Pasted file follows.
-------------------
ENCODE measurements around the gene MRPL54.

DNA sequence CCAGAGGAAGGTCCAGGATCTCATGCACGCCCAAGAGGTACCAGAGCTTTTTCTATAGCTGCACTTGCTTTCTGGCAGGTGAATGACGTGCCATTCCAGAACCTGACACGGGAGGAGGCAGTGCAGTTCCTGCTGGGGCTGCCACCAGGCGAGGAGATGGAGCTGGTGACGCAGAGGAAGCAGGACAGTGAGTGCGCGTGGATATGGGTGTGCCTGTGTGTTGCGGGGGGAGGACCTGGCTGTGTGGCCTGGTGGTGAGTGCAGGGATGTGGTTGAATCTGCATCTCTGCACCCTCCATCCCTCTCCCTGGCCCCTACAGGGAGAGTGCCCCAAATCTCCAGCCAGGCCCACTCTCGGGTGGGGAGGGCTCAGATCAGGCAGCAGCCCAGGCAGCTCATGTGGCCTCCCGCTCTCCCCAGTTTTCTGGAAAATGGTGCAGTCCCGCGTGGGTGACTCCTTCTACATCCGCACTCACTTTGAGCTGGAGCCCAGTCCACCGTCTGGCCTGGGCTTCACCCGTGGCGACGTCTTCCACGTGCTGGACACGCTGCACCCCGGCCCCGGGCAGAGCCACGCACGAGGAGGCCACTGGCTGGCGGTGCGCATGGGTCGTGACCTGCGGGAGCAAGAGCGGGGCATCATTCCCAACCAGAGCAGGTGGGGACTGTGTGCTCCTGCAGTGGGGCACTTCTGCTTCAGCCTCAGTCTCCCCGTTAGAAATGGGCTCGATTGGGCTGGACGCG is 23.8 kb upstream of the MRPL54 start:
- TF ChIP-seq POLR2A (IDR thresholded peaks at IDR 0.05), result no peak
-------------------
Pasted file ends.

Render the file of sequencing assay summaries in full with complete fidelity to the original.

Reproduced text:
ENCODE measurements around the gene MRPL54.

DNA sequence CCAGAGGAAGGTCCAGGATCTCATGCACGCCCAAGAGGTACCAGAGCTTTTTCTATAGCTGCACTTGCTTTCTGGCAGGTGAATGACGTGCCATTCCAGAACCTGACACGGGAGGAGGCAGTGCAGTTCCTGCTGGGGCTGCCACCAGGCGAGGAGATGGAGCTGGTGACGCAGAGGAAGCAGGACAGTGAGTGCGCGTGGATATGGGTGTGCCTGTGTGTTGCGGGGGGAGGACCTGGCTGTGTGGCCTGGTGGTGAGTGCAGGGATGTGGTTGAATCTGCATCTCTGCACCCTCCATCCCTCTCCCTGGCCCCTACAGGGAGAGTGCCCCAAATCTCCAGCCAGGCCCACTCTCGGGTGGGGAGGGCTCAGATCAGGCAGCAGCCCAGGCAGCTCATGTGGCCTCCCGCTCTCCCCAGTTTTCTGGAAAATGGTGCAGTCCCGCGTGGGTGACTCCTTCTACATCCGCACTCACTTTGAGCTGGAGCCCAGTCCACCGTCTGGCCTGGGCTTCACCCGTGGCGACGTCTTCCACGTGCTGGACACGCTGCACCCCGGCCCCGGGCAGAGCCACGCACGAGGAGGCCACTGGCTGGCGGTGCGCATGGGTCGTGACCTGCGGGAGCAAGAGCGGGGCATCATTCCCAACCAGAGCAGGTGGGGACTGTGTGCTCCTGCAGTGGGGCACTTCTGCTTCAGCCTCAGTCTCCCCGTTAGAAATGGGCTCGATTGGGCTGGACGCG is 23.8 kb upstream of the MRPL54 start:
- TF ChIP-seq POLR2A (IDR thresholded peaks at IDR 0.05), result no peak